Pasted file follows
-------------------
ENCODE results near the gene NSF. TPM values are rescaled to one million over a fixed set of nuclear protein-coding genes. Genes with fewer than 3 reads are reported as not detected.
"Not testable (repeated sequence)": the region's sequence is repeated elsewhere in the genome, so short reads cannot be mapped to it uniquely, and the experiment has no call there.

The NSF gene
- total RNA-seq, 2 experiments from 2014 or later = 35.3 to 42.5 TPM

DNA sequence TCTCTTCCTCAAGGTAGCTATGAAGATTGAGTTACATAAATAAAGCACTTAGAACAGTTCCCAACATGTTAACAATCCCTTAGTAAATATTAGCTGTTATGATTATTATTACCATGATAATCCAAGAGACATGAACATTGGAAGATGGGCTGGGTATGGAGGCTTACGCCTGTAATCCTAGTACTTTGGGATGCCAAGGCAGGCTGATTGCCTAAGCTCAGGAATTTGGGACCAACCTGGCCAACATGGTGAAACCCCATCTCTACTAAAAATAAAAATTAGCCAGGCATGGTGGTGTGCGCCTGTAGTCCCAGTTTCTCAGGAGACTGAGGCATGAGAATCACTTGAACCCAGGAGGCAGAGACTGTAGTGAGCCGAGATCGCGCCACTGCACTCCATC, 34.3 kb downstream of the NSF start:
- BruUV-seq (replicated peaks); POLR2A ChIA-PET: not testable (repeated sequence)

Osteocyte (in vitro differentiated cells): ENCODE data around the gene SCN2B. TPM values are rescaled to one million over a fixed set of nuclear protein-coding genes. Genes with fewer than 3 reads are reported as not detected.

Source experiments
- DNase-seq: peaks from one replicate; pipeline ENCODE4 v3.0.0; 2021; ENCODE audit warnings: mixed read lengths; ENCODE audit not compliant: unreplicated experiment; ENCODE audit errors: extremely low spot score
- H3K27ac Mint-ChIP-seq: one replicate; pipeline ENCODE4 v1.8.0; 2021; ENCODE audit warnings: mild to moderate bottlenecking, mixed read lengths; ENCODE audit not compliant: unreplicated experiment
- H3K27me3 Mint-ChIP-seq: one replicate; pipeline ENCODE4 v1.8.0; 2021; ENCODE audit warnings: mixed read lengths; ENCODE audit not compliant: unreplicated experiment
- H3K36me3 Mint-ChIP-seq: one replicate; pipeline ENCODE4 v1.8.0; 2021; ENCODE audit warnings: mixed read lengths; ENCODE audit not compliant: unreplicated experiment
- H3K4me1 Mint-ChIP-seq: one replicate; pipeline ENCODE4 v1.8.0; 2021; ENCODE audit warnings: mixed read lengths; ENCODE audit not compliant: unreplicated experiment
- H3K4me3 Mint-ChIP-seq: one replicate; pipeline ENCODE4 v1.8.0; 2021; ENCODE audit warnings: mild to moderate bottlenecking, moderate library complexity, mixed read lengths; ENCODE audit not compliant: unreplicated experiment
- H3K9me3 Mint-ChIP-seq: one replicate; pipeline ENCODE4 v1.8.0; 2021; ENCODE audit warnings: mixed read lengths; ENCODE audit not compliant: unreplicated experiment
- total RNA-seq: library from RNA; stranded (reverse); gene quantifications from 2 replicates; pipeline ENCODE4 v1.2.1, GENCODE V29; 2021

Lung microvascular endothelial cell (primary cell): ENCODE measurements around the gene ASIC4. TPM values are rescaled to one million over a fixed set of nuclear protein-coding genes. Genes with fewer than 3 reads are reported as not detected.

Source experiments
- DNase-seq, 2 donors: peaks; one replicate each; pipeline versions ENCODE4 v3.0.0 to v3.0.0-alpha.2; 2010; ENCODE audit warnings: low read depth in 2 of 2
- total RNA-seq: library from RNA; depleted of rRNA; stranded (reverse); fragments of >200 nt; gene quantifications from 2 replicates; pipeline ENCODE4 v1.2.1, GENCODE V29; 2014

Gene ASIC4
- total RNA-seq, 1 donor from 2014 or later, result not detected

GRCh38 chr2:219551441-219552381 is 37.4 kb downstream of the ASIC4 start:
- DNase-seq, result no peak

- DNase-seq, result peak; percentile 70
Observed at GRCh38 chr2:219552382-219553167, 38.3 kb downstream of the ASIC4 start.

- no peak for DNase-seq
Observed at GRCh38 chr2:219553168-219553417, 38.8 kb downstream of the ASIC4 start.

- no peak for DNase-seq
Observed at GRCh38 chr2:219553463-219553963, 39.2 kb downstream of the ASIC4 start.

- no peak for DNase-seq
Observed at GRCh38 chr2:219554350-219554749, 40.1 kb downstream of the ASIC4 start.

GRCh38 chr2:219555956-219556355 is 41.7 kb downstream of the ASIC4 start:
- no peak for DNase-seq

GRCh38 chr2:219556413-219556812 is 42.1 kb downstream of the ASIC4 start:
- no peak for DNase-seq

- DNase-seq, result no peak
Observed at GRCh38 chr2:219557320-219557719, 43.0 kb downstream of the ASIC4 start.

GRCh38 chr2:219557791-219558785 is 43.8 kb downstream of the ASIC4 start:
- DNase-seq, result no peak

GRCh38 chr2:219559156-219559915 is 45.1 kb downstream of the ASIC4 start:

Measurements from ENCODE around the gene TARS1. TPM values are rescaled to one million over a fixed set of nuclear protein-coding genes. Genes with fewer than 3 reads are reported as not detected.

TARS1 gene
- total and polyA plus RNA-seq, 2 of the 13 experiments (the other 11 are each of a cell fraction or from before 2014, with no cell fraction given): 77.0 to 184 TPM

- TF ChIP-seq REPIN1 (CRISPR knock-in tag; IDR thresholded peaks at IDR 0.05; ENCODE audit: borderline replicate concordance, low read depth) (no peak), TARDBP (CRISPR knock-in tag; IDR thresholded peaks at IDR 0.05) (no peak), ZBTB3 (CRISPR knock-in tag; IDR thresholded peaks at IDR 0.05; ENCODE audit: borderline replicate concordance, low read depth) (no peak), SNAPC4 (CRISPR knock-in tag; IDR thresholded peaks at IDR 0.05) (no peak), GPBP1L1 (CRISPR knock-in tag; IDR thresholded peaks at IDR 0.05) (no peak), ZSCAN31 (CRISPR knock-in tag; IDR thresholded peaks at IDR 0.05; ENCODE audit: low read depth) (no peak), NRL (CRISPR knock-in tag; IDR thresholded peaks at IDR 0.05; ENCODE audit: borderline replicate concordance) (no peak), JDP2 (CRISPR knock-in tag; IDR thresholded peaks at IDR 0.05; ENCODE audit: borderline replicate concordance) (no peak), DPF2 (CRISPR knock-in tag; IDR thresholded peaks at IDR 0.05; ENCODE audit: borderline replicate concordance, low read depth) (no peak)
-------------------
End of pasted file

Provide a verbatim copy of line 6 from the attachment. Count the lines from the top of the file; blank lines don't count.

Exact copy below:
- BruUV-seq (replicated peaks); POLR2A ChIA-PET: not testable (repeated sequence)